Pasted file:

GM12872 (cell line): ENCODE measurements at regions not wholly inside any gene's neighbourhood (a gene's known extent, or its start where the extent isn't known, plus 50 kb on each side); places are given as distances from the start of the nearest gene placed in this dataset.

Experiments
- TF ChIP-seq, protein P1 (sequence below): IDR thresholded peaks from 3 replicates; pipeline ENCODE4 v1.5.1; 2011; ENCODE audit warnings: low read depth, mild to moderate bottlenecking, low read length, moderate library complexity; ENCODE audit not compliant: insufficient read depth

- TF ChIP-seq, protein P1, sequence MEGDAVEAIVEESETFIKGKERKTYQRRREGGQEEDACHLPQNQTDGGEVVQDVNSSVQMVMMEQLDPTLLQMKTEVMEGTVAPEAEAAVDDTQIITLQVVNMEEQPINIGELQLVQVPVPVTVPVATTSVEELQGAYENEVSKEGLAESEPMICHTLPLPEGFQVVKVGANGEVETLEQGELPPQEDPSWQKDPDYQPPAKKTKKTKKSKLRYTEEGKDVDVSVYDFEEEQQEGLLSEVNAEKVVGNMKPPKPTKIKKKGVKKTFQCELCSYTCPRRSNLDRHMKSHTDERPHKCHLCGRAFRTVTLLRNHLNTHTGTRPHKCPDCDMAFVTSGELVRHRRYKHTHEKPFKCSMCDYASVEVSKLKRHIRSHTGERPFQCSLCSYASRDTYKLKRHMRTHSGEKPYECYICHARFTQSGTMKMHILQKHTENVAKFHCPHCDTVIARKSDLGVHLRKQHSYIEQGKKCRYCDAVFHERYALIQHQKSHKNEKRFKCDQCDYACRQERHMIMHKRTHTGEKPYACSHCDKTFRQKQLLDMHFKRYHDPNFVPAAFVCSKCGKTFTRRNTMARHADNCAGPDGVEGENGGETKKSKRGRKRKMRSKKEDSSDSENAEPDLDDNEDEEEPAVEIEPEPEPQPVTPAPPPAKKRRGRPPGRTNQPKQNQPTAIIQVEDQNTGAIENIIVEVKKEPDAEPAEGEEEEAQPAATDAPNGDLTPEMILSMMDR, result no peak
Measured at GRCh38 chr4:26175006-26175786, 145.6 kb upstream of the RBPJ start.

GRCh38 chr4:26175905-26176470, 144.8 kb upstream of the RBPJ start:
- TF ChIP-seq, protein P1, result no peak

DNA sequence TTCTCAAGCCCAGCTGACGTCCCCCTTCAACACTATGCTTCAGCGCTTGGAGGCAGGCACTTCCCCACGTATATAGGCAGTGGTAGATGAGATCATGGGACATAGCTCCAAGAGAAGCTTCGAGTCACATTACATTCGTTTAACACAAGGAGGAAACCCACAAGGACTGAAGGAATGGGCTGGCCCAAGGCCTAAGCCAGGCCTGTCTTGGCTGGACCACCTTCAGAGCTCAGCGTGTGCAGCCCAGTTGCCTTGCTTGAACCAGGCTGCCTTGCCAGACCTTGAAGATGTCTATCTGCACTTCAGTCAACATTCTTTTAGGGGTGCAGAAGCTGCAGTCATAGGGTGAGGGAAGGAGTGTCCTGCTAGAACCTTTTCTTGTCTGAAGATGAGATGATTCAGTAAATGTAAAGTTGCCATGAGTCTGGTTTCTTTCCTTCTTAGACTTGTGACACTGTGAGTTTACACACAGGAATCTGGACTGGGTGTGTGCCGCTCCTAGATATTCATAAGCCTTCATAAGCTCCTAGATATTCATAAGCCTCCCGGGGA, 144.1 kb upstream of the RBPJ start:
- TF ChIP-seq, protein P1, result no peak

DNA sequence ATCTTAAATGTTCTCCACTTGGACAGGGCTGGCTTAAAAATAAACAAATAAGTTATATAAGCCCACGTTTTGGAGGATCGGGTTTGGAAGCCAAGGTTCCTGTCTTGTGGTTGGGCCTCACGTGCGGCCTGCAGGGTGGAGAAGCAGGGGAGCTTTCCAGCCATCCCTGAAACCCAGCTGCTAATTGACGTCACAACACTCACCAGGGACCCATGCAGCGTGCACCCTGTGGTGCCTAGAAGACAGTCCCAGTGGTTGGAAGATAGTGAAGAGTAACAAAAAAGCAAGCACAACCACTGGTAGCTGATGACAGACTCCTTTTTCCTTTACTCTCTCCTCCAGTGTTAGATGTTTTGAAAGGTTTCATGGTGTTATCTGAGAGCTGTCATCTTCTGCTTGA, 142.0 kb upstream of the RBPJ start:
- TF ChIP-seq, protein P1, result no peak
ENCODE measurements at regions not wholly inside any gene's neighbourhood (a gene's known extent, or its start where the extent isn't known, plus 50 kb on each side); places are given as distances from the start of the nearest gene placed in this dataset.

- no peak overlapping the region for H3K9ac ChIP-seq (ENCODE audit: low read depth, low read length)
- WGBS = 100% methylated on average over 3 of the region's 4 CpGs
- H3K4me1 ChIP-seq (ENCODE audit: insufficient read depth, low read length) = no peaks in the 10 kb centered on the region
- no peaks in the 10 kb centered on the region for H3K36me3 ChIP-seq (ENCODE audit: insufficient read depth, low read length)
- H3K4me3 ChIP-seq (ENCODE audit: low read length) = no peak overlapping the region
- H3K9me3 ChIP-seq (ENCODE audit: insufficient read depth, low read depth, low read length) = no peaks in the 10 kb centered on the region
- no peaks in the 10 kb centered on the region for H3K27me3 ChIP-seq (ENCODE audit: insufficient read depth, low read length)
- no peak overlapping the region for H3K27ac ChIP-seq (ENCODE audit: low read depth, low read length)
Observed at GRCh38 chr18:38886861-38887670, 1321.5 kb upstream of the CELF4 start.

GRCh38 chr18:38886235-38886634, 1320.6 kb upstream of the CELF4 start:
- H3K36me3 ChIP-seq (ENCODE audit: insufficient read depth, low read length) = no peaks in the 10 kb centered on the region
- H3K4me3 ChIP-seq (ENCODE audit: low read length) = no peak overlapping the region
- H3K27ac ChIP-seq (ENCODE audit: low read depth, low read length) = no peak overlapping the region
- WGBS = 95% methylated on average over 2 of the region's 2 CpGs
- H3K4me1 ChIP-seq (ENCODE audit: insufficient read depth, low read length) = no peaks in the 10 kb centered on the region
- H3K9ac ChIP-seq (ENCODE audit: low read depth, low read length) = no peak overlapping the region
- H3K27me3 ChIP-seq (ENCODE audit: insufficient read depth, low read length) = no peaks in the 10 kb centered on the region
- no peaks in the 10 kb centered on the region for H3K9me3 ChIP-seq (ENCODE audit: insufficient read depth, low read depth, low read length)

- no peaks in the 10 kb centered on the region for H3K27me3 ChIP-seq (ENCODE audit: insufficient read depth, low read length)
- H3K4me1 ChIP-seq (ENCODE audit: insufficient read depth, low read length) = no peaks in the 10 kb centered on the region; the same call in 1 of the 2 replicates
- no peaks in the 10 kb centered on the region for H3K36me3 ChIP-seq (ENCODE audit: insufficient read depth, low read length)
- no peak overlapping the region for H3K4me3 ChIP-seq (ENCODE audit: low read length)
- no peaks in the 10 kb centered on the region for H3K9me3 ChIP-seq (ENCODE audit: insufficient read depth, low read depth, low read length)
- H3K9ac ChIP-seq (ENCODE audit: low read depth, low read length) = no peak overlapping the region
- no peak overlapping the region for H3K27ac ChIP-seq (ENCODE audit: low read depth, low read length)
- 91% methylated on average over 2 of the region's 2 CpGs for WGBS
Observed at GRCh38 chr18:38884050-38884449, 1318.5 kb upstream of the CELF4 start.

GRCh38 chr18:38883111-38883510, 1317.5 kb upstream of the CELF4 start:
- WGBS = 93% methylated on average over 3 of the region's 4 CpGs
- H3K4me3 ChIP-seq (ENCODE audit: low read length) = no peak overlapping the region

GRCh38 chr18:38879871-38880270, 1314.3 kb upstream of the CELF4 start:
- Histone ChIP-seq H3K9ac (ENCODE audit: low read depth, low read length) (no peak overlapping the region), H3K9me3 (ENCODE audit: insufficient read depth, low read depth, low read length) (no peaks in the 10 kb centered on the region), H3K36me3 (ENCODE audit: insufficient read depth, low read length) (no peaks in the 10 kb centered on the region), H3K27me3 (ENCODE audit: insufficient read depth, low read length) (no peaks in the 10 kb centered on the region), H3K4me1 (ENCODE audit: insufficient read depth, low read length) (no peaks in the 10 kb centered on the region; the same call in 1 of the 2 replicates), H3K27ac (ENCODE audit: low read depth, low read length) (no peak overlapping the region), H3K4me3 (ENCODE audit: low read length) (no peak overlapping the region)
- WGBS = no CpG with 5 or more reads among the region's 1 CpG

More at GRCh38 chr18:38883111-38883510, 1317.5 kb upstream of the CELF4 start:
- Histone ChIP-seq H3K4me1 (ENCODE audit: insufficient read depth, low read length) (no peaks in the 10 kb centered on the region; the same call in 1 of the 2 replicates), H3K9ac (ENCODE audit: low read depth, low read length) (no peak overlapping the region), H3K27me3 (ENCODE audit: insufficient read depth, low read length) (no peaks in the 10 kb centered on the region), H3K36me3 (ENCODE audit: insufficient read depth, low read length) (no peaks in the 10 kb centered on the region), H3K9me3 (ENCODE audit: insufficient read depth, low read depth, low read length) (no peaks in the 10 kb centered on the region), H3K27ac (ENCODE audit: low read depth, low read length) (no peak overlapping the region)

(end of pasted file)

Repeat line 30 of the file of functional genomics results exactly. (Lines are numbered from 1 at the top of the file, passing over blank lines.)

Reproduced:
- no peaks in the 10 kb centered on the region for H3K9me3 ChIP-seq (ENCODE audit: insufficient read depth, low read depth, low read length)